America a Prophecy 3: The Only Thing that Stops a Bad Guy with an Emotion is a Good Guy with an Emotion
Scrape away the deconstructive close-reading, scrape away the history of decline, scrape away the entire wilfully absurd edifice of an annual blog series devoted to it and what you are left with is an unusually bathos-heavy bit of glurge.
The word “glurge” was coined by Patricia Chapman on a mailing list attached to the website Snopes. “Glurge” referred to a specific category of urban legend—the heartwarming, inspirational, and completely uncited and often fact-free stories that were often sent via e-mail in the late 90s and early 00s by the sorts of elderly relatives who would soon be preyed upon by the likes of Fox News and Breitbart. The term originally came out of the site’s then focus on urban legends, describing a common style of story characterized by an unabashed and excessive sentimentality. A doctor operates for free on a young girl that once gave him a glass of milk. A dying child comes back from the brink when her brother sings “You Are My Sunshine.” A marine comforts a dying stranger in the hospital. Stuff like that.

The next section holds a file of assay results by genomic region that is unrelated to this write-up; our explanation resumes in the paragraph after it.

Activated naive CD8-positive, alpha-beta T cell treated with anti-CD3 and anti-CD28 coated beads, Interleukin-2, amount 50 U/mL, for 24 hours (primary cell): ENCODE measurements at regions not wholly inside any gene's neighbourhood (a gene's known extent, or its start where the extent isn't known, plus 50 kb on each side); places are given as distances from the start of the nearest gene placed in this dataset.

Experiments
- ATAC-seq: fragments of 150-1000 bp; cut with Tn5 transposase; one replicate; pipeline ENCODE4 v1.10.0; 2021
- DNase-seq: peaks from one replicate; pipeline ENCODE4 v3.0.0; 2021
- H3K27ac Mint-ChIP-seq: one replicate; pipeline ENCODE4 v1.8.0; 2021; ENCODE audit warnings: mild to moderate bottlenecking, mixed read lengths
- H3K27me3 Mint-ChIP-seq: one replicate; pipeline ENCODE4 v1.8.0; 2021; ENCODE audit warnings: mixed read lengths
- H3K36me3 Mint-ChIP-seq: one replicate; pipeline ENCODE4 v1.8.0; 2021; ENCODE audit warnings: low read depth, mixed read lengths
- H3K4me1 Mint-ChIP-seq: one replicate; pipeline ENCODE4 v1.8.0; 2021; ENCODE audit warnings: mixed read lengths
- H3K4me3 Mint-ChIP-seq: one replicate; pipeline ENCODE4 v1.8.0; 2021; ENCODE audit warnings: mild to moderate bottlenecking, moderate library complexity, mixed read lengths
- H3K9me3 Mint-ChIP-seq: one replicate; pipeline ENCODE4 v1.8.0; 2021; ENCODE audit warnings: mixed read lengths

9/11 provided something of a heyday of glurge—a sticky, cloying spray of it so voluminous that it becomes possible to identify distinct subgenres of glurge. There’s state glurge, like a motley collection of Members of Congress singing “God Bless America” on the Capitol steps. There’s imperialist glurge, like Toby Keith’s “Courtesy of the Red, White, and Blue.” There’s first responder fetishism, stories of American resilience, impassioned insistence about the dignity of American Muslim. And then, of course, there’s the category that John Rose’s Barney Google and Snuffy Smith comic fits into: public mourning.
Public mourning is a concept I’ve always had a complicated relationship with. There’s a stagedness to it—a sense of perfunctory ritual in the place of actual emotive content—that runs counter to how I experience grief. Equally, of course, there are people who value it highly. One need only look at the scenes taking place in the UK when the last post went up and the sheer number of people standing in an hours-long line to shuffle past a box to see that these rituals of mourning carry weight. This is an important thing to keep in mind when we look at a misfiring bit of public mourning like the Barney Google and Snuffy Smith strip.
On the other hand, it’s not an especially radical observation to note that public mourning really can go embarrassingly wrong. Perhaps the worst piece of public mourning glurge I ever saw for 9/11 came a few years before I wrote that essay, in the parking lot for my vet’s office in Florida, where a car routinely sat bearing a bumper sticker that read “am I the only one who still mourns 9/11?” Like the Barney Google and Snuffy Smith strip, this bumper sticker provokes a certain awed horror. The question it asks is singularly stupid—the only possible response is “of course you aren’t, you narcissistic twatwaffle.” But this reveals what should be perfectly obvious, which is that the question is rhetorical.…